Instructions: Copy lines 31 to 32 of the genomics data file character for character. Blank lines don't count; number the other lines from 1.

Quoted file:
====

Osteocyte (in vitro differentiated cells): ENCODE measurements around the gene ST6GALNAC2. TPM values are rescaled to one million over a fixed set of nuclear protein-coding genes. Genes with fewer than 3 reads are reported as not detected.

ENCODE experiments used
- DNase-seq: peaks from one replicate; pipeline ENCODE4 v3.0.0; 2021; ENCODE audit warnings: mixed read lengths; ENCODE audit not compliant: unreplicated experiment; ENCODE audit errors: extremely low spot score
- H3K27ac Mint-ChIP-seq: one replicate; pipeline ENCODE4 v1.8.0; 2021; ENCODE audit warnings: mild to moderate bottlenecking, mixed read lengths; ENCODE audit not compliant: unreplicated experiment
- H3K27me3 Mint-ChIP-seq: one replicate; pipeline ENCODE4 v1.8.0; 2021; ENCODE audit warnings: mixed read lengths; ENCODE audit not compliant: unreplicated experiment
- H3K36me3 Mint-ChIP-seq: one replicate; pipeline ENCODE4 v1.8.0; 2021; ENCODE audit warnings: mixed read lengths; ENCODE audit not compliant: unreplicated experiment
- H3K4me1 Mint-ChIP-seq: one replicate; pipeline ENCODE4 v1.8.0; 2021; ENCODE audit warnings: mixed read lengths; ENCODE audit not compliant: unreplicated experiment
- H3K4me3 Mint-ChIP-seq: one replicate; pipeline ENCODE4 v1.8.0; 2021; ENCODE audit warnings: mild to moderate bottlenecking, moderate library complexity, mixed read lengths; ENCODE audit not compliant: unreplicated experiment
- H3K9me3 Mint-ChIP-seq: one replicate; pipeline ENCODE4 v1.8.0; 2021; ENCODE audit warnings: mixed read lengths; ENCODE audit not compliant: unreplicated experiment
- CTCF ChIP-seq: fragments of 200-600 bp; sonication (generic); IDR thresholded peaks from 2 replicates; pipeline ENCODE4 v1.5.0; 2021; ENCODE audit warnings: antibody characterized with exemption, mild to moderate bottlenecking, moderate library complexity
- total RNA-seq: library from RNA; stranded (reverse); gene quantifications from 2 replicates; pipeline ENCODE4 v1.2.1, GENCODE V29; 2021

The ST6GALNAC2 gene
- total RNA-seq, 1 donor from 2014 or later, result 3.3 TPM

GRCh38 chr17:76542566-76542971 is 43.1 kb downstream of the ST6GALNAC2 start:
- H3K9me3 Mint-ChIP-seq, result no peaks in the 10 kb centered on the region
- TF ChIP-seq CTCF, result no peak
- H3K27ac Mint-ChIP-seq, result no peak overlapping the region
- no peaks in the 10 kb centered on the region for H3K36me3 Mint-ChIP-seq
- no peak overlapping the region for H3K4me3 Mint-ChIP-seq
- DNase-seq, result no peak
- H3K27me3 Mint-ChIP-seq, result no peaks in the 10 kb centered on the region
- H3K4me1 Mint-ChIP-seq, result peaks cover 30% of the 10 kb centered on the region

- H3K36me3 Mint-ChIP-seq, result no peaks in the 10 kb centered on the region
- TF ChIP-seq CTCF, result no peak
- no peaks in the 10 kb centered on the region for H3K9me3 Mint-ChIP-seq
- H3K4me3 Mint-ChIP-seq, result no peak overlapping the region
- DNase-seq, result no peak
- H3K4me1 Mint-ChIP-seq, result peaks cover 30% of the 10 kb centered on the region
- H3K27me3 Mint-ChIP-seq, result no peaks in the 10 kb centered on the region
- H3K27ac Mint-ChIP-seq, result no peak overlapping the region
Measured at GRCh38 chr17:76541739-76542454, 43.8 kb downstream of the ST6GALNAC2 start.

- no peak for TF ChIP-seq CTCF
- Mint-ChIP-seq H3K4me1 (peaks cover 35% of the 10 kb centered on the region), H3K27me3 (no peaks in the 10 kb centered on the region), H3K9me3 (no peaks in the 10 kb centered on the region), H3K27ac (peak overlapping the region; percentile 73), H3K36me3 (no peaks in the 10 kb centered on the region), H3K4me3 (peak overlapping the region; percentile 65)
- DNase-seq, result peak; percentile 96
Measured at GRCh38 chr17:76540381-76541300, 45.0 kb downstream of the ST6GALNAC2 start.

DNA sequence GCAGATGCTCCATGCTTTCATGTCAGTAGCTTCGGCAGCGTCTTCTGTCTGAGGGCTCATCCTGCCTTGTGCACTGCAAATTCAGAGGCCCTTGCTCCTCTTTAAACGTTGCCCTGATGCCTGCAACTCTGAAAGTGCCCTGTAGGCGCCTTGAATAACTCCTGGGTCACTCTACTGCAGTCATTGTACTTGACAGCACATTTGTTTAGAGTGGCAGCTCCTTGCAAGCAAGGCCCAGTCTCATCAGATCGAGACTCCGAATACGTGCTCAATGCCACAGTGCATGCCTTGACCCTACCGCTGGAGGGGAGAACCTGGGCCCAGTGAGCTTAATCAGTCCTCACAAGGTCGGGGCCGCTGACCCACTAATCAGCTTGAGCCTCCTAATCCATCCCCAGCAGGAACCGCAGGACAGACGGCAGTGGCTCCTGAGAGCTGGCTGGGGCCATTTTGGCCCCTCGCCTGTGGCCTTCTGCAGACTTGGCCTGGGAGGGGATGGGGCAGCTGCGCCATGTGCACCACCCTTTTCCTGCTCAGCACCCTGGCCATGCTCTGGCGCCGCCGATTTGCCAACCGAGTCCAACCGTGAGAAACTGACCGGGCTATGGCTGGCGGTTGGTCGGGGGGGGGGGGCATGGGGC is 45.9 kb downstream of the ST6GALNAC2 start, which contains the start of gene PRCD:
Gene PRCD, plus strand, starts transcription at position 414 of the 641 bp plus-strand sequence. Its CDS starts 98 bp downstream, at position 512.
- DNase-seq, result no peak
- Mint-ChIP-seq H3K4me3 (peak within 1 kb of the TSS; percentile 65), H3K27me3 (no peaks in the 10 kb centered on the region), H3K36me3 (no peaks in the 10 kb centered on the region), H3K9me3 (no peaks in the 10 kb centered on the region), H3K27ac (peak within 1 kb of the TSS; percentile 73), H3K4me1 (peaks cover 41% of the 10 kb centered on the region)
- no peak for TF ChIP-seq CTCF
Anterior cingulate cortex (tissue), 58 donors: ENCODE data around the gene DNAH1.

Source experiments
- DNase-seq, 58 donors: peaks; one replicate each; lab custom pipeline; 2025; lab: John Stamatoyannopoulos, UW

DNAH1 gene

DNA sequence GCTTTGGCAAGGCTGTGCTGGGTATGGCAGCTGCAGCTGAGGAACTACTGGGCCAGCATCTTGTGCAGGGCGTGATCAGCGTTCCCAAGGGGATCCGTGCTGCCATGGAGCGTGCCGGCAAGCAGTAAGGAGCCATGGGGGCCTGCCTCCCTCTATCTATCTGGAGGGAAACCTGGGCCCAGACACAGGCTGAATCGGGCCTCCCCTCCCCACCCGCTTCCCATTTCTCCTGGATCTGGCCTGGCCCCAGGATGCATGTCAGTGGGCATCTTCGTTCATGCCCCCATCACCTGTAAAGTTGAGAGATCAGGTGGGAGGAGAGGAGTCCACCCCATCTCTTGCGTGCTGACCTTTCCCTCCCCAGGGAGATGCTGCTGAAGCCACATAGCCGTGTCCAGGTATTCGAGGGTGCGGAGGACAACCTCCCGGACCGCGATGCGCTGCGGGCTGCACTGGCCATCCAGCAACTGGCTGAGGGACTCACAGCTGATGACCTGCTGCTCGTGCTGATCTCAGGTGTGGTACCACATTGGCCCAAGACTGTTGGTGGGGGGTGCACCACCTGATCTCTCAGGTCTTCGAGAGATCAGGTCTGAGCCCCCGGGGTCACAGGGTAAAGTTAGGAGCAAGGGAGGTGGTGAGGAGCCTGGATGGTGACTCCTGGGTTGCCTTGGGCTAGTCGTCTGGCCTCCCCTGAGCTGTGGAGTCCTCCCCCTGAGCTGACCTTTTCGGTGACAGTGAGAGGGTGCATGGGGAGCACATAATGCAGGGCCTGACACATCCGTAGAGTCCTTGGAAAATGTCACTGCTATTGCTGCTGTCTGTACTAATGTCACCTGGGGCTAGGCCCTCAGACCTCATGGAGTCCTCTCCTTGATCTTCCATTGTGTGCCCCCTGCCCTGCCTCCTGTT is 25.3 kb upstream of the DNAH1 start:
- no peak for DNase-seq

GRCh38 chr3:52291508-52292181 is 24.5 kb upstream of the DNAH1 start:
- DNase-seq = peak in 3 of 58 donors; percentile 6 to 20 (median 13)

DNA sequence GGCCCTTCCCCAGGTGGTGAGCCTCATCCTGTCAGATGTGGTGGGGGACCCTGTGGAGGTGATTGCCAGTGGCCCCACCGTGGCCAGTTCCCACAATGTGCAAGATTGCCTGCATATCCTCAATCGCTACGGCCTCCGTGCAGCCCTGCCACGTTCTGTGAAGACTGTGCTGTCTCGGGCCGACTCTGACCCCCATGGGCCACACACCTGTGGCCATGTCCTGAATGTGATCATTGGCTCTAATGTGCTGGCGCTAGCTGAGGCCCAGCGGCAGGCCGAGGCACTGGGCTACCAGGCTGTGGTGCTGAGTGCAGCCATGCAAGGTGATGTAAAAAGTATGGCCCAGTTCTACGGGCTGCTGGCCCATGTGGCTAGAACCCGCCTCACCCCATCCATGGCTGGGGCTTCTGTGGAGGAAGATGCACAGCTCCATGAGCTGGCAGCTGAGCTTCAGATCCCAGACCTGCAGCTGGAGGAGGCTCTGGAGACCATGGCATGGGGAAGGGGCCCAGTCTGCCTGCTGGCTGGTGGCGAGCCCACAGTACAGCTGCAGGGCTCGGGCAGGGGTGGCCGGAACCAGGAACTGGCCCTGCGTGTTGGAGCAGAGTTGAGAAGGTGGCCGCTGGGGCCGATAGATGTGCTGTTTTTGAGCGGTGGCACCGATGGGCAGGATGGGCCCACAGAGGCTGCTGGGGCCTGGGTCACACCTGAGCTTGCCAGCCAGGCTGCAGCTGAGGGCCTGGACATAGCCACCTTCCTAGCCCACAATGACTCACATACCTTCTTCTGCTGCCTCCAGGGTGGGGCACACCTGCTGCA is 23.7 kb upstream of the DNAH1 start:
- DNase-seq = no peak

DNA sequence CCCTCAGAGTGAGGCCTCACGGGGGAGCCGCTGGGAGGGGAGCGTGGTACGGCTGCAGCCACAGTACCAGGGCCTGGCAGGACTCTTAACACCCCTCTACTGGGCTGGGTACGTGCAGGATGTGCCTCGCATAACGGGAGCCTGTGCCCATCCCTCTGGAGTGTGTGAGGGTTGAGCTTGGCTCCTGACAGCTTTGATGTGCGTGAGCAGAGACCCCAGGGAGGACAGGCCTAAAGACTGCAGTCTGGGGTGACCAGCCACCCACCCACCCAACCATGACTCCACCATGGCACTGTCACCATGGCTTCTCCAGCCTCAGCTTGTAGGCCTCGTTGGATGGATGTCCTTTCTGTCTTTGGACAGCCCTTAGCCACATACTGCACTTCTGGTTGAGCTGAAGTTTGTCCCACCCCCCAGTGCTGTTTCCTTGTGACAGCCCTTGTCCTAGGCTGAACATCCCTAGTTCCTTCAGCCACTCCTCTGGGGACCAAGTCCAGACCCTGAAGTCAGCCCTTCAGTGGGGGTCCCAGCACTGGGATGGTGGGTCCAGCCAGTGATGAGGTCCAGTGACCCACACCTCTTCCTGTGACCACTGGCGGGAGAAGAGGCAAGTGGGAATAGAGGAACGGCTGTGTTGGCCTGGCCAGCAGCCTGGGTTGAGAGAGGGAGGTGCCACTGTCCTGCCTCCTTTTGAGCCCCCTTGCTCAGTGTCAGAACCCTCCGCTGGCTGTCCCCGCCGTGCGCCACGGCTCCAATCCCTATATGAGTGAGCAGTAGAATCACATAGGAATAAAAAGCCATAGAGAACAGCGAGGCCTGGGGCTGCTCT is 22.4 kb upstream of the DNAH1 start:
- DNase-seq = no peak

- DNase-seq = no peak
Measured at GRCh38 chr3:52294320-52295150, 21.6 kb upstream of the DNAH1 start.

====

Measured at GRCh38 chr17:76541739-76542454, 43.8 kb downstream of the ST6GALNAC2 start.

- no peak for TF ChIP-seq CTCF